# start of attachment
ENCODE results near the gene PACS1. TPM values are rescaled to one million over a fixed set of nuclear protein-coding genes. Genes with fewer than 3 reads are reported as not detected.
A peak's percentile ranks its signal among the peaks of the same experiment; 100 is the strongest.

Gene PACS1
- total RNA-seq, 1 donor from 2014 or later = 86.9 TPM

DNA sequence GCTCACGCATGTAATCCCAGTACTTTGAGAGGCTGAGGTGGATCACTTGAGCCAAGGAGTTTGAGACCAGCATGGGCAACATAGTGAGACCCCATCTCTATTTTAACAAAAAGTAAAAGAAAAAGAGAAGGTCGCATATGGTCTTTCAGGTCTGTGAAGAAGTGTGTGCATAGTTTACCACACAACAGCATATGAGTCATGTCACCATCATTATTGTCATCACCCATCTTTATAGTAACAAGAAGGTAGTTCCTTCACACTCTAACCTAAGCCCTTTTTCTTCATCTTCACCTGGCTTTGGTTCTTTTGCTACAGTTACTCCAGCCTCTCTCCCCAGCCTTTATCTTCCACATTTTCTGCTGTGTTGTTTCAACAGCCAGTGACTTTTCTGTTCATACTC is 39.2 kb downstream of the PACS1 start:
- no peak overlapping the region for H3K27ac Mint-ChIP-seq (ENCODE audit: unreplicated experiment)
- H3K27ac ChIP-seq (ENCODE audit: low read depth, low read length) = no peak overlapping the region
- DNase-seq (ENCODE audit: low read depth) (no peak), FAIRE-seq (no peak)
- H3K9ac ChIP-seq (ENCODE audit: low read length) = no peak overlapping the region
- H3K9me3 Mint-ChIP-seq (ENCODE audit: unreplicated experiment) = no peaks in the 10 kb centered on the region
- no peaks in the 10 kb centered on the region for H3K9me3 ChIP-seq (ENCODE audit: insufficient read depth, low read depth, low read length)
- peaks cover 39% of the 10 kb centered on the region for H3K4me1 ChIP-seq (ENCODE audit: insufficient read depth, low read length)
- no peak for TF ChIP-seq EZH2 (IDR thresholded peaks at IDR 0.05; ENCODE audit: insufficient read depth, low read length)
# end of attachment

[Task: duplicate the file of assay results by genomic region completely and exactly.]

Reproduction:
ENCODE results near the gene PACS1. TPM values are rescaled to one million over a fixed set of nuclear protein-coding genes. Genes with fewer than 3 reads are reported as not detected.
A peak's percentile ranks its signal among the peaks of the same experiment; 100 is the strongest.

Gene PACS1
- total RNA-seq, 1 donor from 2014 or later = 86.9 TPM

DNA sequence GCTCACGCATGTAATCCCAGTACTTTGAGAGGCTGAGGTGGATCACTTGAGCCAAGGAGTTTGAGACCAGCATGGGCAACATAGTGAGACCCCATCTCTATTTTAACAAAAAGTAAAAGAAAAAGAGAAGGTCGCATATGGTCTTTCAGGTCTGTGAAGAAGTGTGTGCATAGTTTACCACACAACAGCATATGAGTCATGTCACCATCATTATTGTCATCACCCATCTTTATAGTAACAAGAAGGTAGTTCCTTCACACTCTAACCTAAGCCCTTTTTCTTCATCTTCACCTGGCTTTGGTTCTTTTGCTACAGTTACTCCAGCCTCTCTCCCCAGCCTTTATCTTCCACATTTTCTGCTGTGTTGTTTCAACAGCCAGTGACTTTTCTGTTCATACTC is 39.2 kb downstream of the PACS1 start:
- no peak overlapping the region for H3K27ac Mint-ChIP-seq (ENCODE audit: unreplicated experiment)
- H3K27ac ChIP-seq (ENCODE audit: low read depth, low read length) = no peak overlapping the region
- DNase-seq (ENCODE audit: low read depth) (no peak), FAIRE-seq (no peak)
- H3K9ac ChIP-seq (ENCODE audit: low read length) = no peak overlapping the region
- H3K9me3 Mint-ChIP-seq (ENCODE audit: unreplicated experiment) = no peaks in the 10 kb centered on the region
- no peaks in the 10 kb centered on the region for H3K9me3 ChIP-seq (ENCODE audit: insufficient read depth, low read depth, low read length)
- peaks cover 39% of the 10 kb centered on the region for H3K4me1 ChIP-seq (ENCODE audit: insufficient read depth, low read length)
- no peak for TF ChIP-seq EZH2 (IDR thresholded peaks at IDR 0.05; ENCODE audit: insufficient read depth, low read length)